According to the Bloomberg, John Paulson lost almost $1 billion of his own money in two days. The hedge fund manager, who has almost all of his personal wealth invested in the funds at Paulson and Co. with gold denominated shares, lost $973 million in trading on Friday and Monday alone. The manager has been a big fan of gold for some time, and his funds have  invested heavily in gold stocks in the past.

John Paulson

Since the start of the year the hedge fund manager has lost more than $1.5 billion of his own money, simply because his holdings are in gold rather than traditional currency. Paulson has made several disastrous bets in recent years, but this, assuming gold doesn’t turn around, may be his worst ever.

According to the Bloomberg piece, Paulson started 2013 with about $9.5 billion invested across his hedge funds, and about 85 percent of that was held in the gold denominated shares that Paulson & Co. offers.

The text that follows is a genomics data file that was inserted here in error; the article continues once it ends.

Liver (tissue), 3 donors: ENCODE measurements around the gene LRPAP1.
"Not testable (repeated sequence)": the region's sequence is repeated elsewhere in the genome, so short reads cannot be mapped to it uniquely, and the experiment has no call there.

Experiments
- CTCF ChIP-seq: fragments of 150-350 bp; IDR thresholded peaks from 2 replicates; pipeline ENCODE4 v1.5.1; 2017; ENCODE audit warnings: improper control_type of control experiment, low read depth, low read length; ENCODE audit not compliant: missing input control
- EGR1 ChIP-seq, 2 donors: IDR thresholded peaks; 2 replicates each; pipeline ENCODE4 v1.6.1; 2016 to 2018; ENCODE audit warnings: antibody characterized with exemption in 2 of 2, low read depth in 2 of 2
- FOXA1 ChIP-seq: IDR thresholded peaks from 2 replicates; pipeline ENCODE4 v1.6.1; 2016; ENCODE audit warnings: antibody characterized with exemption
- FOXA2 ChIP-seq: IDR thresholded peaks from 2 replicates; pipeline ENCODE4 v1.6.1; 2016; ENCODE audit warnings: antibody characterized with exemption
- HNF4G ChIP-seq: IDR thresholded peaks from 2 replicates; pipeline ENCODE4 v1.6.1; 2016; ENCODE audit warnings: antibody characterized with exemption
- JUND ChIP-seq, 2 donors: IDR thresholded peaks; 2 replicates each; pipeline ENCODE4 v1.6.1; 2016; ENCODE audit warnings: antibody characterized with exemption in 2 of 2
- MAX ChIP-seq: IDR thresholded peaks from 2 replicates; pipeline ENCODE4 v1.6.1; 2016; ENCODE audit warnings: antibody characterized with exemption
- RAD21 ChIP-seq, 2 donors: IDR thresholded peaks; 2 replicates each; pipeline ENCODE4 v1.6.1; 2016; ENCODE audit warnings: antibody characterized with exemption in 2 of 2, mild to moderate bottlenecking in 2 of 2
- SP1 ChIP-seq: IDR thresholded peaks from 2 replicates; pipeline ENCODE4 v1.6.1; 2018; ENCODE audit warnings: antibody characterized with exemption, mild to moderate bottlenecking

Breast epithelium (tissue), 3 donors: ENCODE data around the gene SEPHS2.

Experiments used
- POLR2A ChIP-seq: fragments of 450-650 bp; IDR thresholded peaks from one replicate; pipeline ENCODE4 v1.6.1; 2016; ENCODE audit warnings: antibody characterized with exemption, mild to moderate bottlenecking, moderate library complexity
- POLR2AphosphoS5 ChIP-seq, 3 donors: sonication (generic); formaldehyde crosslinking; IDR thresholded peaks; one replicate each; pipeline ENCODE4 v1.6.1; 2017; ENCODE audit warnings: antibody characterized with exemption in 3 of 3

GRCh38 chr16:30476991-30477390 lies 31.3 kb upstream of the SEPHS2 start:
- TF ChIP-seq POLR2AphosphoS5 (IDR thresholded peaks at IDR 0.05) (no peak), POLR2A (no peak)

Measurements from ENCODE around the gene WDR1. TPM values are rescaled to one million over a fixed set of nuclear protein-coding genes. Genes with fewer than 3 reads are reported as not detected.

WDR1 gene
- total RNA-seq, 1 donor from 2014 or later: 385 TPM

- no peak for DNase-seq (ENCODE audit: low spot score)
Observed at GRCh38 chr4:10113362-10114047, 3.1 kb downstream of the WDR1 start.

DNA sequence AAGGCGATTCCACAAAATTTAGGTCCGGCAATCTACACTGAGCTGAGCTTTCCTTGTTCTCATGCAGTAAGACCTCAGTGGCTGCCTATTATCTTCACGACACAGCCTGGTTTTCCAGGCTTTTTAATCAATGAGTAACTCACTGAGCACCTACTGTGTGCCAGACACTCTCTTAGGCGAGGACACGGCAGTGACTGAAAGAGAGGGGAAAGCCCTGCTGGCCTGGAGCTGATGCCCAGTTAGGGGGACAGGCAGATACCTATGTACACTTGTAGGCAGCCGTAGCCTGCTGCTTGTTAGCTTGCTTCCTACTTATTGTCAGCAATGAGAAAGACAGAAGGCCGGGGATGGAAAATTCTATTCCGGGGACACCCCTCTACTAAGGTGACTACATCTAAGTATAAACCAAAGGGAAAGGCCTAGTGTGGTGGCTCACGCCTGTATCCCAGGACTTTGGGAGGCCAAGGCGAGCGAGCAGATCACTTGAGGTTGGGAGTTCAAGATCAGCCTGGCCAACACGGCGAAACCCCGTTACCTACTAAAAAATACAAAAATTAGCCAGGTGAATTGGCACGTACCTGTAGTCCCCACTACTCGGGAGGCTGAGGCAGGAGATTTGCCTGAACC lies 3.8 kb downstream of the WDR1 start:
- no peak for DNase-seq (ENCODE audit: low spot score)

Paulson’s returns have been poor for the last two years, and this blow to his personal wealth, and presumably that of many of his clients, will not improve his reputation in the hedge fund world. Paulson’s funds were apparently up in the first quarter of 2013 but those returns will almost certainly have stumbled, particularly for those holding shares in gold.

Paulson did, however, get into gold shares when the commodity was selling at $950 an ounce in April 2009. Gold futures due for delivery in June closed yesterday at $1,361.10. That means he’s still up for the lifetime of his investment, despite the prodigious losses in the last two days.

At the end of the first quarter the Paulson & Co. Gold fund was down 28 percent for the year. The losses in the value of gold in recent days will certainly have compounded those losses. Two Paulson funds were among the five worst performers in 2012. So far in 2013 he is almost certainly among the worst performers.

Many hedge fund managers, including Paulson, have talked up the role of gold as a hedge against inflation. The inflation, according to the usual argument, is due once the economy starts operating on a normal footing again as central bank easing has debased the US dollar.

Recent movements in the value of gold have not borne this strategy out.